Generic Enablex Availability
ENABLEX (darifenacin hydrobromide - tablet, extended release;oral)
Manufacturer: WARNER CHILCOTT LLC
Approval date: December 22, 2004
Strength(s): EQ 7.5MG BASE [AB], EQ 15MG BASE [RLD] [AB]
Has a generic version of Enablex been approved?
A generic version of Enablex has been approved by the FDA. However, this does not mean that the product will necessarily be commercially available - possibly because of drug patents and/or drug exclusivity. The following products are equivalent to Enablex and have been approved by the FDA:
Manufacturer: ANCHEN PHARMS
Approval date: March 13, 2015
Strength(s): EQ 7.5MG BASE [AB], EQ 15MG BASE [AB]
Note: Fraudulent online pharmacies may attempt to sell an illegal generic version of Enablex. These medications may be counterfeit and potentially unsafe. If you purchase medications online, be sure you are buying from a reputable and valid online pharmacy. Ask your health care provider for advice if you are unsure about the online purchase of any medication.
See also: About generic drugs.
Patents are granted by the U.S. Patent and Trademark Office at any time during a drug's development and may include a wide range of claims.
Issued: March 17, 1992
Inventor(s): Cross; Peter E. & MacKenzie; Alexander R.
Assignee(s): Pfizer Inc.
Compounds of the formula ##STR1## wherein R, Y and R.sup.1 are as defined in the specification. These compounds are muscarinic receptor antagonists which are selective for smooth muscle muscarinic sites over cardiac muscarinic sites, and are useful in the treatment of diseases associated with altered motility on tone of smooth muscle, including irritable bowel syndrome, diverticular disease, urinary incontinence, oesophageal achalasia and chronic obstructive airways disease.Patent expiration dates:
- March 13, 2015✓✓✓
- March 13, 2015
Pharmaceutical formulations containing darifenacin
Issued: August 22, 2000
Inventor(s): Dolan; Thomas Francis & Humphrey; Michael John & Nichols; Donald John
Assignee(s): Pfizer Inc.
There is provided a pharmaceutical dosage form adapted for administration to the gastrointestinal tract of a patient, comprising darifenacin, or a pharmaceutically acceptable salt thereof, and a pharmaceutically acceptable adjuvant, diluent or carrier, characterized in that the dosage form is adapted to deliver at least 10% by weight of the darifenacin, or the pharmaceutically acceptable salt thereof, to the lower gastrointestinal tract of the patient. The formulation minimizes unwanted side-effects and increases the bioavailability of darifenacin.Patent expiration dates:
- August 21, 2016✓✓
- August 21, 2016
- Enablex Consumer Information (Drugs.com)
- Enablex extended-release tablets Consumer Information (Wolters Kluwer)
- Enablex Consumer Information (Cerner Multum)
- Enablex Advanced Consumer Information (Micromedex®)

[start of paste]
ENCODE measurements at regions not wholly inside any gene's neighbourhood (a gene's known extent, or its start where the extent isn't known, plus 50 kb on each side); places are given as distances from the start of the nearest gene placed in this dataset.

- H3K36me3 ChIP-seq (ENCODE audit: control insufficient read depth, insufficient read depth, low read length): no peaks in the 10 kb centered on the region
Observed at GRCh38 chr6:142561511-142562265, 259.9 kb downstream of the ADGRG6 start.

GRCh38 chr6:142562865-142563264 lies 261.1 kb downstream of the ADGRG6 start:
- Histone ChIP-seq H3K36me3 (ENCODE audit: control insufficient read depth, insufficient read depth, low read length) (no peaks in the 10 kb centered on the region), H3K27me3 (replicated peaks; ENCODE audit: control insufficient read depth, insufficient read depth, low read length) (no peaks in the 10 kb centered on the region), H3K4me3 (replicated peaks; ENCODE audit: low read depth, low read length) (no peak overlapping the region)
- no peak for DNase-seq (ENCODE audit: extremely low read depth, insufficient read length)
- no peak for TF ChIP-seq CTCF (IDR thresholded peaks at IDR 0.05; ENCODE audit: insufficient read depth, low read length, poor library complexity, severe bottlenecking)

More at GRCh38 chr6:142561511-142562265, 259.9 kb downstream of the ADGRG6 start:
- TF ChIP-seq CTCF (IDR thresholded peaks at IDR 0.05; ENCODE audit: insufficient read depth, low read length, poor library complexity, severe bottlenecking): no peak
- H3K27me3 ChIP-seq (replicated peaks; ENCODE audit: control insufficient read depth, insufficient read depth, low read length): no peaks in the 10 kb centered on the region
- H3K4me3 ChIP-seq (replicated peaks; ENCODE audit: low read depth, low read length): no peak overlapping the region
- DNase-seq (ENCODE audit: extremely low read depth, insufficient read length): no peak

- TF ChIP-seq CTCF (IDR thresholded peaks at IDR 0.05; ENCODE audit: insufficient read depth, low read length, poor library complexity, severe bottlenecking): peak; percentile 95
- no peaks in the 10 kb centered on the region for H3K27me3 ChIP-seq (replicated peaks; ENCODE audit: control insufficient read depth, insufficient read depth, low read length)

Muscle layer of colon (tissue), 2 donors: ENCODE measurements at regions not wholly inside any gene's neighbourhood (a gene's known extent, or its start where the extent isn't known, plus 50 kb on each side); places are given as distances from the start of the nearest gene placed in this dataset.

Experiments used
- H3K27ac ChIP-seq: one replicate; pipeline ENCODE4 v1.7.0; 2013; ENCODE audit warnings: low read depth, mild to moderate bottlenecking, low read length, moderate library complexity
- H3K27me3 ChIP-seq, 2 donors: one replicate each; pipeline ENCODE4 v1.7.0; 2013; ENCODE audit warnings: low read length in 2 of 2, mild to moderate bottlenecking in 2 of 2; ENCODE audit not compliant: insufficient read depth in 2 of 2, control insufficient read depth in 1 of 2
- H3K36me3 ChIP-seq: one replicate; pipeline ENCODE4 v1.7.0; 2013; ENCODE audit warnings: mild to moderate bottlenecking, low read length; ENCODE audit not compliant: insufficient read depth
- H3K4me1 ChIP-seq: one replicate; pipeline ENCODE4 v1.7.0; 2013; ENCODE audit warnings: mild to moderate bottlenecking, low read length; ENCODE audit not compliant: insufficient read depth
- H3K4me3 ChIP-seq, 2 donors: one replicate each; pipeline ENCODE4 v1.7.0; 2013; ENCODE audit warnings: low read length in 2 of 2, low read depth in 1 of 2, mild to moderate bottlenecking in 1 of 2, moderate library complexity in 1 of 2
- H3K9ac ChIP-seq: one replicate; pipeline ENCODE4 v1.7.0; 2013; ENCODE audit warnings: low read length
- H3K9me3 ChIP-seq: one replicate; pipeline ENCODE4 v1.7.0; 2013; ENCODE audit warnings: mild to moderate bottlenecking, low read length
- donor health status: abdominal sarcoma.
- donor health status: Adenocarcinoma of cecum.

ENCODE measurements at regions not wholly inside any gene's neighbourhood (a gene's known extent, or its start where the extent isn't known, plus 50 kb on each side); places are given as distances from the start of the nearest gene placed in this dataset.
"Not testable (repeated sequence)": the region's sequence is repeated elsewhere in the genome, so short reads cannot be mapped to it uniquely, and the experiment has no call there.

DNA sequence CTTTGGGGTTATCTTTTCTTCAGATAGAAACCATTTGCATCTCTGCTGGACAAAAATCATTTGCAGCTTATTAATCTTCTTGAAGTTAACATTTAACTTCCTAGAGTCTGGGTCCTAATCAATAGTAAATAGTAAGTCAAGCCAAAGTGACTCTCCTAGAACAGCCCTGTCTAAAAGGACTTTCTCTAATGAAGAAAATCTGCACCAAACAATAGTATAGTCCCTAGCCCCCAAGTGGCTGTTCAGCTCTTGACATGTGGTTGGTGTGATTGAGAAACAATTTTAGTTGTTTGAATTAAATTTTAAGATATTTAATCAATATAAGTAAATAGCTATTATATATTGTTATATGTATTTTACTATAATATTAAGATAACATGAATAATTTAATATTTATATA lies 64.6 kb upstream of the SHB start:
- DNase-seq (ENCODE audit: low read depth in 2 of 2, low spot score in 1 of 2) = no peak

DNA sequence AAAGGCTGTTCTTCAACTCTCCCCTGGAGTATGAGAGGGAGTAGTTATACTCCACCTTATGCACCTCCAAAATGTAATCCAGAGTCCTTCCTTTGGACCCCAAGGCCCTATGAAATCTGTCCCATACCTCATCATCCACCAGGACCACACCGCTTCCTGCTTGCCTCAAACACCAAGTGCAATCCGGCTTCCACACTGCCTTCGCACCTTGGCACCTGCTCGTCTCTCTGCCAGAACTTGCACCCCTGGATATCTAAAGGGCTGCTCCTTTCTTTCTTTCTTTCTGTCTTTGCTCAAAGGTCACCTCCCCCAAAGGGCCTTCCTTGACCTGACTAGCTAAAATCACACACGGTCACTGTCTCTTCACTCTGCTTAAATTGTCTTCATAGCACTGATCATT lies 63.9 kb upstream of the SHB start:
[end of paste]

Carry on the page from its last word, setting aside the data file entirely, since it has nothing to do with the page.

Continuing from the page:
- Enablex AHFS DI Monographs (ASHP)
- Darifenacin extended-release tablets Consumer Information (Wolters Kluwer)
- Darifenacin Consumer Information (Cerner Multum)
- Darifenacin Advanced Consumer Information (Micromedex®)
- Darifenacin Hydrobromide AHFS DI Monographs (ASHP)
|Drug Patent||A drug patent is assigned by the U.S. Patent and Trademark Office and assigns exclusive legal right to the patent holder to protect the proprietary chemical formulation. The patent assigns exclusive legal right to the inventor or patent holder, and may include entities such as the drug brand name, trademark, product dosage form, ingredient formulation, or manufacturing process A patent usually expires 20 years from the date of filing, but can be variable based on many factors, including development of new formulations of the original chemical, and patent infringement litigation.|
|Drug Exclusivity||Exclusivity is the sole marketing rights granted by the FDA to a manufacturer upon the approval of a drug and may run simultaneously with a patent. Exclusivity periods can run from 180 days to seven years depending upon the circumstance of the exclusivity grant.|
|RLD||A Reference Listed Drug (RLD) is an approved drug product to which new generic versions are compared to show that they are bioequivalent. A drug company seeking approval to market a generic equivalent must refer to the Reference Listed Drug in its Abbreviated New Drug Application (ANDA). By designating a single reference listed drug as the standard to which all generic versions must be shown to be bioequivalent, FDA hopes to avoid possible significant variations among generic drugs and their brand name counterpart.|
|AB||Products meeting necessary bioequivalence requirements. Multisource drug products listed under the same heading (i.e., identical active ingredients(s), dosage form, and route(s) of administration) and having the same strength (see Therapeutic Equivalence-Related Terms, Pharmaceutical Equivalents) generally will be coded AB if a study is submitted demonstrating bioequivalence. In certain instances, a number is added to the end of the AB code to make a three character code (i.e., AB1, AB2, AB3, etc.). Three-character codes are assigned only in situations when more than one reference listed drug of the same strength has been designated under the same heading. Two or more reference listed drugs are generally selected only when there are at least two potential reference drug products which are not bioequivalent to each other. If a study is submitted that demonstrates bioequivalence to a specific listed drug product, the generic product will be given the same three-character code as the reference listed drug it was compared against.|